Mr. Bland and Mr. Allawat were awarded the vacant day-shift Custodian III positions and the Board allowed them to retain their respective employment terms of 261 and 220 days. The Board did not consider Mr. Coffman's bids because his applications were conditioned on retaining his 261-day employment term, which, according to the Board, "altered the Board of Education's offer of employment and was unacceptable due to the fact that the positions called for a 200-day employment term."

        On May 17, 1989, Mr. Coffman, alleging that the positions should have been awarded based on seniority, filed an employment grievance, pursuant to W. Va. Code 18-29-1 [1985] et seq., which was denied at levels one and two. After the Board waived its right to conduct a level three hearing, Mr. Coffman's appeal was considered by a hearing examiner of the W. Va. Education and State Employees Grievance Board. The hearing examiner found that the Board engaged in favoritism when it appointed Mr. Bland and Mr. Allawat to the day-shift positions and permitted them to retain their 200-day plus employment contracts but refused the same treatment to Mr. Coffman. After the circuit court affirmed the hearing examiner's decision, the Board appealed to this Court.

I

        County boards of education are required to fill all school service personnel positions on the basis of seniority, qualifications and evaluation of past service. W. Va. Code 18A-4-8b [1990] states, in pertinent part:

         A county board of education shall make decisions affecting promotion and filling of any service personnel positions of employment or jobs occurring throughout the school year that are to be performed by service personnel as provided in section eight [§ 18A-4-8], article four of this chapter, on the basis of seniority, qualifications and evaluation of past service.
In Syllabus Point 3, Dillon v. Bd. of Ed. of the County of Wyoming, 177 W. Va. 145, 351 S.E.2d 58 (1986)(a professional employment case), this Court said:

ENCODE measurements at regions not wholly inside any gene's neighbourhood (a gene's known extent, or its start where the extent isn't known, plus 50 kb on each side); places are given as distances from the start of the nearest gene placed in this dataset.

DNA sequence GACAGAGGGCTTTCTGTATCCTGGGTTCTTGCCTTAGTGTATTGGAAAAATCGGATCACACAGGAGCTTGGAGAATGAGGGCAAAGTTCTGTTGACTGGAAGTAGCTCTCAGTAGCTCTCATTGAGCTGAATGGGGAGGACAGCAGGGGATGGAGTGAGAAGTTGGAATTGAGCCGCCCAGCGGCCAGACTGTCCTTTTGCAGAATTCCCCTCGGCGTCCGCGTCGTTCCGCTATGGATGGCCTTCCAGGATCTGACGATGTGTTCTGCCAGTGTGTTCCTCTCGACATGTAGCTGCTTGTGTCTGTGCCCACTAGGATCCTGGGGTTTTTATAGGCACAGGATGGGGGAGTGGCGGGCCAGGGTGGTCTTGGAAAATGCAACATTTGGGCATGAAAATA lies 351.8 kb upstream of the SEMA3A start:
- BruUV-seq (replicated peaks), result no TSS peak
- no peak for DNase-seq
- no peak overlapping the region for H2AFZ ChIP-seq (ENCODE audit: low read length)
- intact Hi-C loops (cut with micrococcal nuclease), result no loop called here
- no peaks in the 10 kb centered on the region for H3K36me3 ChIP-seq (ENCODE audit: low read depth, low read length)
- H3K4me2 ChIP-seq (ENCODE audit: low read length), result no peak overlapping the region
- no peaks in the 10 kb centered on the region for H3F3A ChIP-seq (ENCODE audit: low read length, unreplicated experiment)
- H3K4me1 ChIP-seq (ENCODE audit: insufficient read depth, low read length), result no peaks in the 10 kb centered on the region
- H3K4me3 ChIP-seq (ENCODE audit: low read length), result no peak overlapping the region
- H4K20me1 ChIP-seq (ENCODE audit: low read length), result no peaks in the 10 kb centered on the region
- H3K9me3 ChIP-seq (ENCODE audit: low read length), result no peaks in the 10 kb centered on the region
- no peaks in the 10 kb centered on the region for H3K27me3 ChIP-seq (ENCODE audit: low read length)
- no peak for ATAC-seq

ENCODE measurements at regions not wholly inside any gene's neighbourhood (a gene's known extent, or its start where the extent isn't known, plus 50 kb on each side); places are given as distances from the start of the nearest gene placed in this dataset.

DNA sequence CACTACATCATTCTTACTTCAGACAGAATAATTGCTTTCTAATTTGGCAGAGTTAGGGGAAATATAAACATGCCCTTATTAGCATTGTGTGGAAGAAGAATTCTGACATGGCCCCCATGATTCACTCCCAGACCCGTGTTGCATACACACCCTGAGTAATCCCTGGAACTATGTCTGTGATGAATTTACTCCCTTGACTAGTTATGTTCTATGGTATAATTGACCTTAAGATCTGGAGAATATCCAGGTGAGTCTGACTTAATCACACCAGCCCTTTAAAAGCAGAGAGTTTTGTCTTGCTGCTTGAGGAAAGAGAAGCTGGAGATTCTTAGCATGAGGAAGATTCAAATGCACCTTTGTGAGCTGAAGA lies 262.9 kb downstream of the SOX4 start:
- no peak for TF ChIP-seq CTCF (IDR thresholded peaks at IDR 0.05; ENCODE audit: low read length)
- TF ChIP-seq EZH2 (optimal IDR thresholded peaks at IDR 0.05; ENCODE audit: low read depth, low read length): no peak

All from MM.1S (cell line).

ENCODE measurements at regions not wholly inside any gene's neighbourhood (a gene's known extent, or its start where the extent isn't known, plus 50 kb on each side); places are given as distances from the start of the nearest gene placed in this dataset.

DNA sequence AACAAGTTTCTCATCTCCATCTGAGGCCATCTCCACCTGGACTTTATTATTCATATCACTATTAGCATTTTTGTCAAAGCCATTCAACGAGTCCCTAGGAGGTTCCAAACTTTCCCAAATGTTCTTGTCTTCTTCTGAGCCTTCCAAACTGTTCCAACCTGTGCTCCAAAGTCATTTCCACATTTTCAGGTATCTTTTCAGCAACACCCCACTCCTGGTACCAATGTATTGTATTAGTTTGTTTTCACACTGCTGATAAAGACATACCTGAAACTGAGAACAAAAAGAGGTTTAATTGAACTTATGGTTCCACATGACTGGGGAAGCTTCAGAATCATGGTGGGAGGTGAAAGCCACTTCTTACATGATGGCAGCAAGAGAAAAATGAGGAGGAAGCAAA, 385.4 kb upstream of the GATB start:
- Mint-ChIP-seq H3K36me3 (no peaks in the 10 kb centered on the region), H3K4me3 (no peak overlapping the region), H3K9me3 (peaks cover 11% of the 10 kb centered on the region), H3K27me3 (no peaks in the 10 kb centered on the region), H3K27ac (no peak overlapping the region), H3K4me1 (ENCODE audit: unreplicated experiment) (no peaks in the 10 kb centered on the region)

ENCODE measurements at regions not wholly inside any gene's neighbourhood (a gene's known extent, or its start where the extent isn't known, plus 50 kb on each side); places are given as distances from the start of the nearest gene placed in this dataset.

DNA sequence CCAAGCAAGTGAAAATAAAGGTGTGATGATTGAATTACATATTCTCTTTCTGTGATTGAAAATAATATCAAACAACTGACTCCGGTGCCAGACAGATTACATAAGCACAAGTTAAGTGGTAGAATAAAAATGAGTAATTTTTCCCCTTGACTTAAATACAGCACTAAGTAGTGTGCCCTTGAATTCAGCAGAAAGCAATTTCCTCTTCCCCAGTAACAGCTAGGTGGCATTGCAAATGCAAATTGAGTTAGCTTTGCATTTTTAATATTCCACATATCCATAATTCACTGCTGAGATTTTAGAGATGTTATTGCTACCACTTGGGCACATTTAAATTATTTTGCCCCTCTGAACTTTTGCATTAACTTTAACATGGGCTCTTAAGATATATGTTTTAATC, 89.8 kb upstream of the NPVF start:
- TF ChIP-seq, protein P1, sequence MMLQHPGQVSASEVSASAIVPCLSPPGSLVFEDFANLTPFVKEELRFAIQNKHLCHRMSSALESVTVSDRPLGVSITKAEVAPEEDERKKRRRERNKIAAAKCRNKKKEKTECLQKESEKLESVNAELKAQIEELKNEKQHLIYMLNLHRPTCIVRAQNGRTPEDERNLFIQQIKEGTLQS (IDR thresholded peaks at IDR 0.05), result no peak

County boards of education have substantial discretion in matters relating to the hiring, assignment, transfer, and promotion of school personnel. Nevertheless, this discretion must be exercised reasonably, in the best interests of the schools, and in a manner which is not arbitrary and capricious.

In Dillon, we noted that "the legislature must have intended seniority to be the determinative factor when the applicants for a promotion or a vacant teaching position are otherwise" similarly qualified. Dillon, 177 W. Va. at 148-49, 351 S.E.2d at 62. Although the statutory language interpreted by Dillon is not identical to W. Va. Code 18A-4-8b [1990], the legislature's intention to emphasize seniority as the determinative factor in decisions affecting the promotion and filling of school service personnel positions is also clear. See Syllabus Point 2, Bd. of Educ. of County of Harrison v. Bowers, 183 W. Va. 399, 396 S.E.2d 166 (1990) (although professional administrators accrue seniority, they "may not use seniority to laterally transfer and 'bump' another professional administrator"). See also State ex rel Melchiori v. Bd. of Educ. of the County of Marshall, ___ W. Va. ___, 425 S.E.2d 251 (1992) (requiring of board to consider the years of teaching experience in addition to seniority when deciding the displaced teachers' reassignments).

        County boards of education are also prohibited from showing favoritism among their employees. W. Va. Code 18-29-2(o) [1992] provides the following definition for favoritism:

         "Favoritism" means unfair treatment of an employee as demonstrated by preferential, exceptional or advantageous treatment of another or other employees.